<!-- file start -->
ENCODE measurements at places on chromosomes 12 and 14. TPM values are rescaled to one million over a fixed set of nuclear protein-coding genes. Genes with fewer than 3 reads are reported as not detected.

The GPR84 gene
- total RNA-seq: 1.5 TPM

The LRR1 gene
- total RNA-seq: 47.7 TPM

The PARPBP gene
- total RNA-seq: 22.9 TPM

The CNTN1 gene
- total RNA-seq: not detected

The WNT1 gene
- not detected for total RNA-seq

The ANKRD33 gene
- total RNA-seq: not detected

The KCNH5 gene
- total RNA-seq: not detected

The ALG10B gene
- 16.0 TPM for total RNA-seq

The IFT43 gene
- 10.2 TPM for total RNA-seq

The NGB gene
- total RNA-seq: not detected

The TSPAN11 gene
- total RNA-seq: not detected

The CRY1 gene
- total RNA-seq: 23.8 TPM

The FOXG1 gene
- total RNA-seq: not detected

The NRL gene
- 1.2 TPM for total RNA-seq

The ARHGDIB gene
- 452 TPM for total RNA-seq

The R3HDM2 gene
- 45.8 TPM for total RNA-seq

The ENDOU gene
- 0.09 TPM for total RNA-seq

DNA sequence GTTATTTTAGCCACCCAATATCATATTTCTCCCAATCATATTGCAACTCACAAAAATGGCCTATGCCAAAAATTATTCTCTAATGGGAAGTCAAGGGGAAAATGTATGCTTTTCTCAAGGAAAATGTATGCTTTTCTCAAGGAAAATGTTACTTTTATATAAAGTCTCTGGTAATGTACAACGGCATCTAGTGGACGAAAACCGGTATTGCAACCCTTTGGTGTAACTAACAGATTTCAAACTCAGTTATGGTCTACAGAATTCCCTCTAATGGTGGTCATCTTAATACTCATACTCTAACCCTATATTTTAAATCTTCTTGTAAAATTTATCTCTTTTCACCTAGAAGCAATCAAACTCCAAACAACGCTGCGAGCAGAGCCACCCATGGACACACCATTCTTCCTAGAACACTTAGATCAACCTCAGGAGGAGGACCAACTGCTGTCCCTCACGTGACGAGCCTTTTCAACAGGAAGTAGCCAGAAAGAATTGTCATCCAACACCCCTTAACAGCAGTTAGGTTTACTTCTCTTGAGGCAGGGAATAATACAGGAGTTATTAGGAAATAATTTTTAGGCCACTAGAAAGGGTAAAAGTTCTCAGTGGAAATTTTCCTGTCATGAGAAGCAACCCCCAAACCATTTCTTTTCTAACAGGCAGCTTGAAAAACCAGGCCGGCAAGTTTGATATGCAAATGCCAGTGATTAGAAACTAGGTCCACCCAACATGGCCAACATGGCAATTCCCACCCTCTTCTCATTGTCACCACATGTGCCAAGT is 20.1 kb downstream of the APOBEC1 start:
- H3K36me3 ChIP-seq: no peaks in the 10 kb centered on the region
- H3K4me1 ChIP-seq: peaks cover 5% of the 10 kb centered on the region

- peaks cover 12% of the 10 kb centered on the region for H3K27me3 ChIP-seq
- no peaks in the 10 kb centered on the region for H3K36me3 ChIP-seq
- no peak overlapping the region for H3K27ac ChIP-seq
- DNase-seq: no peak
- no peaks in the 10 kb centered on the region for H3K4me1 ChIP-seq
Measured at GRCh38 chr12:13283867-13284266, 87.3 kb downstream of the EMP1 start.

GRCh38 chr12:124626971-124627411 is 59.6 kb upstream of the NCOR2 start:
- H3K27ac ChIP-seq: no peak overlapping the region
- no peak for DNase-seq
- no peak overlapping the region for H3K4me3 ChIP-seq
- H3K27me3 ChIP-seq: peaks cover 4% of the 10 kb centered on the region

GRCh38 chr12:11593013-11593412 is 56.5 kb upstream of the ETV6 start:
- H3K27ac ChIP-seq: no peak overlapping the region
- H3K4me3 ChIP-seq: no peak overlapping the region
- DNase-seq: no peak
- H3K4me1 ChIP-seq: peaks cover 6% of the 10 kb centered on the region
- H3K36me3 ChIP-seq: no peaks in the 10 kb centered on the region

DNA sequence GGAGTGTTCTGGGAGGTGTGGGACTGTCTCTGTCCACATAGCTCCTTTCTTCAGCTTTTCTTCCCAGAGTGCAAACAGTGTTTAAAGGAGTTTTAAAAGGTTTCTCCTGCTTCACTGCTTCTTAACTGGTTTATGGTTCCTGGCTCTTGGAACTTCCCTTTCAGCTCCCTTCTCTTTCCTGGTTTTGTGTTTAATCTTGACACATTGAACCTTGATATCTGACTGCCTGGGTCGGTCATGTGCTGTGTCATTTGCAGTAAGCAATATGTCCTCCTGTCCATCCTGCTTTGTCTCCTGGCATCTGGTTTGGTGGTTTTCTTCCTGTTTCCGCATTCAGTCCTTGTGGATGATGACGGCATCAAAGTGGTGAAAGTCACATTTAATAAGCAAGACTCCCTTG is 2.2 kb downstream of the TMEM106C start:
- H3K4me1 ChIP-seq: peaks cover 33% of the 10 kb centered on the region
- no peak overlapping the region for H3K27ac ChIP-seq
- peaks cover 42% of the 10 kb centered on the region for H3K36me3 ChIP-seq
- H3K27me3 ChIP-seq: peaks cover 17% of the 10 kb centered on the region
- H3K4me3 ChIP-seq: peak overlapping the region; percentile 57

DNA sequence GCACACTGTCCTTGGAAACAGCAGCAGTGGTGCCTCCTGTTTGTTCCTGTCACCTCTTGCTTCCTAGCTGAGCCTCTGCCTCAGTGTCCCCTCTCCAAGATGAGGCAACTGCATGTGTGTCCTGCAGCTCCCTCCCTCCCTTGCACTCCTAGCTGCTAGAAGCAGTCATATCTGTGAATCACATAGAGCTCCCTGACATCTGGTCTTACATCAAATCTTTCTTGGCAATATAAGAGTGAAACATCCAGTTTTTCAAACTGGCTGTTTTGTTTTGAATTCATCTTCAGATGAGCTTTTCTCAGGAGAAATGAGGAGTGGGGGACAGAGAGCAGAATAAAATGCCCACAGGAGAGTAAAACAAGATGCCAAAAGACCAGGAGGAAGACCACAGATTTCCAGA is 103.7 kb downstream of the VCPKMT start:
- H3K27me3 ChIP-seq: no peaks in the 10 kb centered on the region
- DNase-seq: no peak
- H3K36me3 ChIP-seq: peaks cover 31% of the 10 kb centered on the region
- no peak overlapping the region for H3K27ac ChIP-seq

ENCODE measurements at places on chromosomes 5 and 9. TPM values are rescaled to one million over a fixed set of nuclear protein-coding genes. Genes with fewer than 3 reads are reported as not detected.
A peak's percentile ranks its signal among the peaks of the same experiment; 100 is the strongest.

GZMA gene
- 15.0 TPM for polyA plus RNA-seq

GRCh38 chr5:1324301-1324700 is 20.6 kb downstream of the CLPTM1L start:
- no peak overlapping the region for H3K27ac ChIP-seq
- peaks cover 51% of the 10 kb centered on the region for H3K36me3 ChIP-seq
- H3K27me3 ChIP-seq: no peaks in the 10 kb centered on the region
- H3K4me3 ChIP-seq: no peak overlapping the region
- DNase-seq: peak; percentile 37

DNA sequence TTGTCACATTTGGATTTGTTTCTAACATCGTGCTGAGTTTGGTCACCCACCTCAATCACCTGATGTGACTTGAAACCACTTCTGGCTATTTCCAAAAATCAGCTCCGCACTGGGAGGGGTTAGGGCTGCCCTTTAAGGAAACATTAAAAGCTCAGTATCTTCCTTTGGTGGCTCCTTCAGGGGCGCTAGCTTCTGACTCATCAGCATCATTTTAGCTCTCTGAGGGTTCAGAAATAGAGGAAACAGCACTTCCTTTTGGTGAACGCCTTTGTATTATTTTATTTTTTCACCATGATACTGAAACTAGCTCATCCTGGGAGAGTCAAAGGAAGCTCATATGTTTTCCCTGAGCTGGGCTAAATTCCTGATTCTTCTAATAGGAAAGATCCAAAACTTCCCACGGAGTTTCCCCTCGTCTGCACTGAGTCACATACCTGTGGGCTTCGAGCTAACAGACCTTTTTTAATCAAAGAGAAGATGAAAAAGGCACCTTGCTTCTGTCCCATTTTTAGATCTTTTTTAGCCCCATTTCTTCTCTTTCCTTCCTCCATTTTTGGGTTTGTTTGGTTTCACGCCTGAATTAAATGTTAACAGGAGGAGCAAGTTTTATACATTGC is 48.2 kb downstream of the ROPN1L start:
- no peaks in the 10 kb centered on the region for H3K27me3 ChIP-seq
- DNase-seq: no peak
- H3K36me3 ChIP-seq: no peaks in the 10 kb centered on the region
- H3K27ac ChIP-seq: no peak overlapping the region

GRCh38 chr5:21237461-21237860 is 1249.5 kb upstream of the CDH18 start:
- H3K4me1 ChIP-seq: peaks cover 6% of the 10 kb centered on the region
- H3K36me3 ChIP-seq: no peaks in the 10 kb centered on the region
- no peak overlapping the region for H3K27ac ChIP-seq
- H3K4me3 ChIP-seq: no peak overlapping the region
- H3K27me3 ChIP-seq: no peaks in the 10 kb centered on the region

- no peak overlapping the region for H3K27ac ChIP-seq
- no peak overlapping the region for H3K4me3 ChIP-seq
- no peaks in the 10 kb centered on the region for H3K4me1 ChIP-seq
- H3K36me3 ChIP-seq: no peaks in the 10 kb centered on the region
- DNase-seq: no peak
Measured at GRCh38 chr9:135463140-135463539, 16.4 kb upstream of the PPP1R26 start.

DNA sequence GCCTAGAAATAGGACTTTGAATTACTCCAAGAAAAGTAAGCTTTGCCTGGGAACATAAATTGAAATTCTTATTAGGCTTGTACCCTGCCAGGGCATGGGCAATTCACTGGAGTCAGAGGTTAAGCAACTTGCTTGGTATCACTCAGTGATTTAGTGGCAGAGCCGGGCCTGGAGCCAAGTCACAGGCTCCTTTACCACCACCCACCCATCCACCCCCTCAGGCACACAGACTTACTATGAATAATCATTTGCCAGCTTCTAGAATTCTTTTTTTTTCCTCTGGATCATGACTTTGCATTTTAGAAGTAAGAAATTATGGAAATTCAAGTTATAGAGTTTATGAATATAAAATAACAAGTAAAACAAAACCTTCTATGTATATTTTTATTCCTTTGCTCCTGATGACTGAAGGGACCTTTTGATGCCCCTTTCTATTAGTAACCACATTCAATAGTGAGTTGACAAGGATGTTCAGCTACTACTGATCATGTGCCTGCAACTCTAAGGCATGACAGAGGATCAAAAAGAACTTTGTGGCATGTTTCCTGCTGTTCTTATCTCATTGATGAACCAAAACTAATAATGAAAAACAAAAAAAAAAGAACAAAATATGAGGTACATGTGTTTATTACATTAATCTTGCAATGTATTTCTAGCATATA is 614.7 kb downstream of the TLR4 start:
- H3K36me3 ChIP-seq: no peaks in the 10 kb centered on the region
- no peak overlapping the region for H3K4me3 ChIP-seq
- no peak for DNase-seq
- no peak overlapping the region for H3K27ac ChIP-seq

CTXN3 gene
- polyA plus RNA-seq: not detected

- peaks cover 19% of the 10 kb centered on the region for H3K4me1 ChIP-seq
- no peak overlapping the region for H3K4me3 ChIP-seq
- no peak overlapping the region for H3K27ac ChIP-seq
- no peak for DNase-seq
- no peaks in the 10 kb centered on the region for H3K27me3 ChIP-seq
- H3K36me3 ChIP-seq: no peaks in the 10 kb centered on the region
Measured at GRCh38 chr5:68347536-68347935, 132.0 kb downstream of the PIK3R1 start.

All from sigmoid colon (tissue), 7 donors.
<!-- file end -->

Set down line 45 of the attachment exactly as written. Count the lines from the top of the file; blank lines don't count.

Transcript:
GRCh38 chr12:124626971-124627411 is 59.6 kb upstream of the NCOR2 start: